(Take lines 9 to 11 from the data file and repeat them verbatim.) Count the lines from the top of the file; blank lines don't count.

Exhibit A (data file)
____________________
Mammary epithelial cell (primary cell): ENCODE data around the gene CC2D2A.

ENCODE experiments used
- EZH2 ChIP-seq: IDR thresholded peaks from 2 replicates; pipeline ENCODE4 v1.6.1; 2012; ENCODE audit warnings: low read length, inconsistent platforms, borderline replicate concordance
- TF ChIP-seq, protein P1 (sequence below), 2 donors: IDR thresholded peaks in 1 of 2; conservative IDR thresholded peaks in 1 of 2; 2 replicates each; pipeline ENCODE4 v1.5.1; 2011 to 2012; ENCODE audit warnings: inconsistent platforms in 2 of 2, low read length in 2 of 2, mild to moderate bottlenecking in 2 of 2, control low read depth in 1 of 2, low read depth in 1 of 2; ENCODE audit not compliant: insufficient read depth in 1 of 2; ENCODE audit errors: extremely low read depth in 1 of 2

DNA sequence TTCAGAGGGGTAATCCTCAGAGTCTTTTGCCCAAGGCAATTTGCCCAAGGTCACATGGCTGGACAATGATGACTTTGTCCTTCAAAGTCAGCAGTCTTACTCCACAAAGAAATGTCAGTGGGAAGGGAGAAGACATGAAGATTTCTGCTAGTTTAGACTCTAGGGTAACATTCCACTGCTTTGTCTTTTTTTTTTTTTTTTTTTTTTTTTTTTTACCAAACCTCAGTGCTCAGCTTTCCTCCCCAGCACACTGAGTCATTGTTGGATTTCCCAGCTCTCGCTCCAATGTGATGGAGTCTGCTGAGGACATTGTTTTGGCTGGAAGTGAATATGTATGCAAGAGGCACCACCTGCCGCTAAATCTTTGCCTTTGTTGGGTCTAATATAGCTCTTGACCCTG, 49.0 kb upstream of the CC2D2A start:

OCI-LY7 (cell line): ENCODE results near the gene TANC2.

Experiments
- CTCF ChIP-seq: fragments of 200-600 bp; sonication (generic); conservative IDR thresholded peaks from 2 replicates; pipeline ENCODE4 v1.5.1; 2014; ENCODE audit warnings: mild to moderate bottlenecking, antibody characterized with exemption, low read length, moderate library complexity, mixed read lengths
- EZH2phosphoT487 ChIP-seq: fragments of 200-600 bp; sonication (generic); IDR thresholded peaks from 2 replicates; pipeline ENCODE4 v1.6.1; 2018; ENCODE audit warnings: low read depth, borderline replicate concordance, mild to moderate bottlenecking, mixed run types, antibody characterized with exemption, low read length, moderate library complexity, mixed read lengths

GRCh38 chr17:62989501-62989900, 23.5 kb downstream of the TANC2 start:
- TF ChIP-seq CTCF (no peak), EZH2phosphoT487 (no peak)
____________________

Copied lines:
- EZH2phosphoT487 ChIP-seq: fragments of 200-600 bp; sonication (generic); IDR thresholded peaks from 2 replicates; pipeline ENCODE4 v1.6.1; 2018; ENCODE audit warnings: low read depth, borderline replicate concordance, mild to moderate bottlenecking, mixed run types, antibody characterized with exemption, low read length, moderate library complexity, mixed read lengths

GRCh38 chr17:62989501-62989900, 23.5 kb downstream of the TANC2 start:
- TF ChIP-seq CTCF (no peak), EZH2phosphoT487 (no peak)